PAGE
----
Oliver: Why more college graduates are learning about the Genderbread person

Language, along with culture, is always changing. With discussions surrounding gender and sexuality, it's imperative for individuals to have resources to reference when they feel confused about something like they/them pronouns. Non-binary, genderqueer and transgender people have always existed — and recently they’re becoming more visible. 

Sam Killermann’s genderbread person graphic is a simple tool that educates people about the fluidity of identity. 

Methods discuss gender, sexuality and romantic attraction as parallel to each other. Yet, the genderbread person uses a spectrum. A gingerbread man, which some decorate when celebrating Christmas, is transformed into the all-inclusive genderbread person. It reiterates that gender and biological sex are not the same thing, while showing the infinite variations of sexuality, gender, sex and identity. 

A person's gender can be described as how they feel inside and how they present themselves to the world; however, those two things can be different. A person’s sex, which was often limited to a man or a woman, also includes intersex — which describes a person born with normal genetic traits that include biological male and female variations.

It wasn’t until 2016 that 55-year-old Sara Kelly Keenan received her correct birth certificate. Born intersex, with male chromosomes, female genitalia and a combination of reproductive organs, Keenan finally received a correct birth certificate which listed intersex as her sex. This New York State birth certificate was believed to be the first one to have a third sex listed on the document.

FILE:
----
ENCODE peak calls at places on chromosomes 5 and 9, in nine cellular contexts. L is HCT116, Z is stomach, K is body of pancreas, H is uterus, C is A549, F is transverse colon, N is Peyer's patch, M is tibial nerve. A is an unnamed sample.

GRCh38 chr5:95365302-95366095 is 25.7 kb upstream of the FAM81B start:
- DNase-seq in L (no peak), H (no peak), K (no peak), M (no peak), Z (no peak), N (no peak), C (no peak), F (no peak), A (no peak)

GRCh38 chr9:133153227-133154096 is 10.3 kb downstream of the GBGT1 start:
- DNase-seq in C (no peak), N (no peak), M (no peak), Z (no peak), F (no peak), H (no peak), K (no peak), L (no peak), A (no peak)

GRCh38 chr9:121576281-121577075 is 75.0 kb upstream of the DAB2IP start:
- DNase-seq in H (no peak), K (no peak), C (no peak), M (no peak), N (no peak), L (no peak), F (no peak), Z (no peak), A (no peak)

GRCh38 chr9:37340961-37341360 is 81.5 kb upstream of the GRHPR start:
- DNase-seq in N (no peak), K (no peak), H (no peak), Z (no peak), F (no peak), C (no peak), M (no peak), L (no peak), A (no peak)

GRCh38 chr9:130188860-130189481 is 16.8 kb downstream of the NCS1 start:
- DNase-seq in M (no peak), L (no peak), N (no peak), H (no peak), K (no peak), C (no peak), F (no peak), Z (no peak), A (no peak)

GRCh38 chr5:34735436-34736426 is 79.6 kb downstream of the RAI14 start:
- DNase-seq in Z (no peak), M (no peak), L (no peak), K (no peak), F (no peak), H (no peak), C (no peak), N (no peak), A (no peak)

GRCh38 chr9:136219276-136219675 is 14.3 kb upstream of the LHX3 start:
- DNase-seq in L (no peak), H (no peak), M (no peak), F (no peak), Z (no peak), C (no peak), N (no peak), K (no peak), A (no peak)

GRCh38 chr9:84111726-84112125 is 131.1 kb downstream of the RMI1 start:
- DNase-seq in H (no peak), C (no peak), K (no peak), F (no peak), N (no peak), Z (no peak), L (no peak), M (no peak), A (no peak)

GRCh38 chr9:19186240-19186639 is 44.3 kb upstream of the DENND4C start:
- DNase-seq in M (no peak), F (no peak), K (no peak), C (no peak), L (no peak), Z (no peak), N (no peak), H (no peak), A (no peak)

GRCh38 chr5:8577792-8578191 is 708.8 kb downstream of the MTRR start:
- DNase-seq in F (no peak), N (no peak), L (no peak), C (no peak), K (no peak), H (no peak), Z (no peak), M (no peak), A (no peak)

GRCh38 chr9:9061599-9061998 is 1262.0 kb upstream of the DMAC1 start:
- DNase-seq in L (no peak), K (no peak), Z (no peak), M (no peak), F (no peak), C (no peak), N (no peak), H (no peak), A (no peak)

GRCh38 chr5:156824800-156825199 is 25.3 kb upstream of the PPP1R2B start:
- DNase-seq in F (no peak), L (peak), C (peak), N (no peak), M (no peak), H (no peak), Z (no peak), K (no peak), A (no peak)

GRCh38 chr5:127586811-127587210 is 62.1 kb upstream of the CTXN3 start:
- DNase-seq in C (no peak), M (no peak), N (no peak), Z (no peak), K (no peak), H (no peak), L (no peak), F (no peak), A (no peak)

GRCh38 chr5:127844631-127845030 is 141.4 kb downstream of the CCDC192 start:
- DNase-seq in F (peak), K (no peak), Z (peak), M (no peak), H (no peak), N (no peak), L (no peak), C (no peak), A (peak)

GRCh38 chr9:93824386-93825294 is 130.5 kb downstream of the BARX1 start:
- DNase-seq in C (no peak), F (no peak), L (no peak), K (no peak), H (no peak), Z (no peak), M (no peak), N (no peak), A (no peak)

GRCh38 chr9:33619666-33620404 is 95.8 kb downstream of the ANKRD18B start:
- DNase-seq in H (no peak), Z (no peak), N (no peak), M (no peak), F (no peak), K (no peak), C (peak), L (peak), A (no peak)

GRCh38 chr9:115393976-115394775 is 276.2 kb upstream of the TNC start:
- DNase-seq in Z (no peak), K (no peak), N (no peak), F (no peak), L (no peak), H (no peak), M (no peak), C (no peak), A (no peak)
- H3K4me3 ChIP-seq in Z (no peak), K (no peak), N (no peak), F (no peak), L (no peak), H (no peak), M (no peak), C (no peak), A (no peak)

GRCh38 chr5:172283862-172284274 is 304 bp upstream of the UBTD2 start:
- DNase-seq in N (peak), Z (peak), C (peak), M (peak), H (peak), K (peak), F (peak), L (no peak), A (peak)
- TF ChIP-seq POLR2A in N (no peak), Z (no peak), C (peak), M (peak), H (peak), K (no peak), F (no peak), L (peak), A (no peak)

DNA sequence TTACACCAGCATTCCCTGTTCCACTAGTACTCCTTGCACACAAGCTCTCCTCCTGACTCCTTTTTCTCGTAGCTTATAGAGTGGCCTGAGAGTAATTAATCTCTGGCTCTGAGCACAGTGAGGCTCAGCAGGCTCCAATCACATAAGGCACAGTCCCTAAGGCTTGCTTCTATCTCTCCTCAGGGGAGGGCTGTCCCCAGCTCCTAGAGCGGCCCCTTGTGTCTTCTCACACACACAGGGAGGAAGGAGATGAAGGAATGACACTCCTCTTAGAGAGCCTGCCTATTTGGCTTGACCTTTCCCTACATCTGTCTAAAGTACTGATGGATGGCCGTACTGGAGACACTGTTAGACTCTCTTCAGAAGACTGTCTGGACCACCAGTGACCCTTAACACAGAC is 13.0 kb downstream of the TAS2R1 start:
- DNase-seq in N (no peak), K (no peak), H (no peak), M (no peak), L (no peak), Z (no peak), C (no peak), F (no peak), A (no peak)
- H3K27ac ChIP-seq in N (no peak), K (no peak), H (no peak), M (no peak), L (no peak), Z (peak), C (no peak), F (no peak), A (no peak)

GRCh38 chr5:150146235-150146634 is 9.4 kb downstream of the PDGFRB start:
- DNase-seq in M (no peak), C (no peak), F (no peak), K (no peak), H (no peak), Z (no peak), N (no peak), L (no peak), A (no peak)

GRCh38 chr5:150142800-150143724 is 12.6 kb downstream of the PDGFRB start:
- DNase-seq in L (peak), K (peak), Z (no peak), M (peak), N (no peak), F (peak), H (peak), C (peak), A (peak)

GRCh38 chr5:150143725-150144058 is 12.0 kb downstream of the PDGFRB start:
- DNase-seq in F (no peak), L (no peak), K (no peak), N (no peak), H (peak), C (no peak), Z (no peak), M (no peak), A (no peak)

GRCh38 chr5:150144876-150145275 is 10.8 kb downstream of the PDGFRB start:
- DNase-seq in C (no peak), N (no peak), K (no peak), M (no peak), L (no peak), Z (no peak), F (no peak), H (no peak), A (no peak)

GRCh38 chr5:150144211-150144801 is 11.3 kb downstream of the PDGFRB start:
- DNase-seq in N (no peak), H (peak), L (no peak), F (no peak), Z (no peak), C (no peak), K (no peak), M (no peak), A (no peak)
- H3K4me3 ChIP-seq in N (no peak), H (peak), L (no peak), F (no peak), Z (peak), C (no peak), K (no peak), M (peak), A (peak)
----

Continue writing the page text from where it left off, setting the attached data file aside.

In order to better understand individuals like Keenan, it is essential that college graduates have a basic understanding of the gender and identity spectrum.

Many cis-gendered, straight Americans have never heard of a gender or sexuality spectrum illustrated by the genderbread person. Research conducted by Angela N. Tharp from the University of New Haven shows that some Native American communities had embraced multiple genders even before colonialism. “Known as Berdache or two-spirit, tribes had specific language for individuals depending on if they were third or fourth gender,” Tharp said. 

“Cultures with genders outside of a binary structure, which focuses only on men and women, can be found on every continent of the world throughout history,” Tharp said.

Most indigenous cultures and languages acknowledge the spectrum of sexuality, gender, sex and identity. Main-stream culture has only recently began acknowledging individuals who live beyond the binary, despite the history showing that they have existed for thousands of years. 

Discrimination because of gender, sex, sexual orientation and identity revolve around their politization. People who do not identify within the binary face systematic oppression that is fueled by ignorant individuals who have the privilege of not facing that discrimination. Understanding a spectrum of identity and deconstructing harmful social norms will ensure that all individuals are safe and respected. 

Mythbusting the binary allows toxic power dynamics found in the patriarchy to crumble. If cis-gendered, straight college grads learned about the genderbread person and understood the fluidity of identity, attraction, expression and sex, they would be introduced to a variety of identities. Shaping our culture to respect gender non-conforming and LGBTQ+ people living their truth will benefit members of those communities and encourage active allyship from those previously unfamiliar with this concept.